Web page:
In short, it doesn’t. Sadly, the proponents of the 10% option seem to have forgotten the goal of Bail Reform. They claim the goal of bail reform is to limit the time defendants spend in jail during their pre-trial hearings. Admittedly, this makes sense as we have the presumption of innocence in our judicial system. As the owner of BailCo I believe in the concepts of our judicial process, and that includes bail.
The truth is, not all defendants will come back to court on their own– I’m sure this is a surprise to some of you. Those that are deemed a flight risk are required to post a bond to secure their release. In Connecticut, companies like mine are here to fulfill that need. However, this is a small market, as only about 20% of those arrested are required to post bond. It is a small market because only those with records or serious charges are required to post bond.
So, why would the accused be held for the pendency of their case? Usually the bail industry is blamed, incorrectly. My grandfather always told me when trying to solve a problem you must find the cause. The bail industry is not the cause. There are several reasons a person may not post bond. A few examples of why a defendant may not post bond are:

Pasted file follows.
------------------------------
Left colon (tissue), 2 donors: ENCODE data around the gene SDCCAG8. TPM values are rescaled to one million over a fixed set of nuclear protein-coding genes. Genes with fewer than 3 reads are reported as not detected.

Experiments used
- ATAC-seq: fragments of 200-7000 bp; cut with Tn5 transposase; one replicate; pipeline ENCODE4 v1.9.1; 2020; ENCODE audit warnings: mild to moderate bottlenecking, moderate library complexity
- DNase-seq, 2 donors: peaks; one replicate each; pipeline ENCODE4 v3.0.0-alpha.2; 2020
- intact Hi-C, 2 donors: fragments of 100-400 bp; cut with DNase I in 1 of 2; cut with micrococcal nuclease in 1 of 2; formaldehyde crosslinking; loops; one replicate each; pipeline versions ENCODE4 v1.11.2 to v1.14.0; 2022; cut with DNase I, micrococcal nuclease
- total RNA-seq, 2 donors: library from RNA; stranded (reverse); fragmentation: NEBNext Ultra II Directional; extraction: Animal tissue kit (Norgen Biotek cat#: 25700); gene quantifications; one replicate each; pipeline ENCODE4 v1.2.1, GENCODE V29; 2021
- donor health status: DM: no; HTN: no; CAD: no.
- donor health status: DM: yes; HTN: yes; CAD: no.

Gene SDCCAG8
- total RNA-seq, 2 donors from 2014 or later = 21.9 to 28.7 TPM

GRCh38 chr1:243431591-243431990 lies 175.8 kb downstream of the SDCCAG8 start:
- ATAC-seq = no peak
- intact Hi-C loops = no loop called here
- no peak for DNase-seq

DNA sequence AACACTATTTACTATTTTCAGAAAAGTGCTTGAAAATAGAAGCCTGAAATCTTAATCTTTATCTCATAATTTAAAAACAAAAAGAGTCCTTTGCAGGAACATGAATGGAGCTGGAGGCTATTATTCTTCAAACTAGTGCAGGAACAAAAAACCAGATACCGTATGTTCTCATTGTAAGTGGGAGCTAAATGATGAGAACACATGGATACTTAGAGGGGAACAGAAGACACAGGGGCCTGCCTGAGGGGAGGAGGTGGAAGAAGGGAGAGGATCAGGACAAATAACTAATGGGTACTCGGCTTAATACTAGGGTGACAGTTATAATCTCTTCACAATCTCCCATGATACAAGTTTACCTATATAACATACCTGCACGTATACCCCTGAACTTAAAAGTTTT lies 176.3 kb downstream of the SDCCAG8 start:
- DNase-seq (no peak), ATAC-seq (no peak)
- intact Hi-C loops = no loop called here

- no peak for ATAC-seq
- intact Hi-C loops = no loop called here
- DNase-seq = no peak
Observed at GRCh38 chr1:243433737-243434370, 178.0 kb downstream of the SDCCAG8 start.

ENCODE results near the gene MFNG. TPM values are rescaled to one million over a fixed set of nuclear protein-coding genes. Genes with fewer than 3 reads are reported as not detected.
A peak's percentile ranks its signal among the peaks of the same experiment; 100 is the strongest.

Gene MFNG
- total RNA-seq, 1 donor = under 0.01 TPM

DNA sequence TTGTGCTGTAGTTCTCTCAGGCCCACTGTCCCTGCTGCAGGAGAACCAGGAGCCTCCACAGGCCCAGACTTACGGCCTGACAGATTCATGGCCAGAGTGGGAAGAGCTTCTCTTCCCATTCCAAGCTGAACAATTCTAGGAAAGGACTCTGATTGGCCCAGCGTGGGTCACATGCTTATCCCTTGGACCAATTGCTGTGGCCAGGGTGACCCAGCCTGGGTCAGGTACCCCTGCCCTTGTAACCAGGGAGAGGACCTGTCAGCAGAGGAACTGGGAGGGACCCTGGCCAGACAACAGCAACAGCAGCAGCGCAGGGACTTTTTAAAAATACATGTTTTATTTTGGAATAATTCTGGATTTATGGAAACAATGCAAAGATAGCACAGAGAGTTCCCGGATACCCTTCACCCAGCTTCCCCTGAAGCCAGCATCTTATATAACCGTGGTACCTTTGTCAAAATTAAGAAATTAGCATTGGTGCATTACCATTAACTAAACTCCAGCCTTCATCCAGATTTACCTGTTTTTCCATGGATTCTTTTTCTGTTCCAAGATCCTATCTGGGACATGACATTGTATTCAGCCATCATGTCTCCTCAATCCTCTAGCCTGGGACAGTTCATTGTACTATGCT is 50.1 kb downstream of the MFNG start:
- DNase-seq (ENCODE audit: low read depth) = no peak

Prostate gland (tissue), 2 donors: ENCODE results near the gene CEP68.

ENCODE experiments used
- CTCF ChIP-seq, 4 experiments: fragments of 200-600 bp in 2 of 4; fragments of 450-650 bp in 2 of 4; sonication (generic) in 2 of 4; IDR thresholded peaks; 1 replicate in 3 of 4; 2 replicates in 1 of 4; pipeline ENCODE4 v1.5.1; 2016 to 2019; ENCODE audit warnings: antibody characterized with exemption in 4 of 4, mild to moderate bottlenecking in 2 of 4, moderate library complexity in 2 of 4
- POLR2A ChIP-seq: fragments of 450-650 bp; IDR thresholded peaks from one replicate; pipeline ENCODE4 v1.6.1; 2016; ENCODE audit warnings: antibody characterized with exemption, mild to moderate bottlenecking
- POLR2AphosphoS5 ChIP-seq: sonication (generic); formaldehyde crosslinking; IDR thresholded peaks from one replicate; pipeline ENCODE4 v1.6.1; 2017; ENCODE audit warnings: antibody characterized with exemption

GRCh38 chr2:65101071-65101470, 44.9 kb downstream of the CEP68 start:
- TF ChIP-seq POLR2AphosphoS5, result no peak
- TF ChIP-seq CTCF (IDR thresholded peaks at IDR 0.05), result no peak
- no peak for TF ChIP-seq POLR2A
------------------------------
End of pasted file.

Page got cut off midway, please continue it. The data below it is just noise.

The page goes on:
- They may have other matters pending that prevent their release.
- They may be held to give them time served to count towards their sentence.
- Their family may not want to release the defendant for various reasons.
- Oddly enough, the defendant may not want to be released!
We don’t have to spend hundreds of thousands of dollars on studies to find the proximate cause of our problem, but we are. We already have the data; all we have to do is look at what we are arresting people for. If these crimes are deemed innocuous and not worthy of prosecution, then stop arresting people for them. If bonds are preventing defendants from being released, then don’t put a bond on them. If defendants are in jail for too long during the pendency of their case, find a way to expedite the process. The bail industry has no control over any of these situations, and yet we are blamed.
The 10% option does one thing: it eliminates the need for the bail industry while doing nothing to help the defendants. To make matters worse, it does this at the taxpayers’ expense and it defeats the purpose of the 8th Amendment. Judicial reform is a necessity, but eliminating one of the most efficient forms of pre-trial release makes absolutely no sense.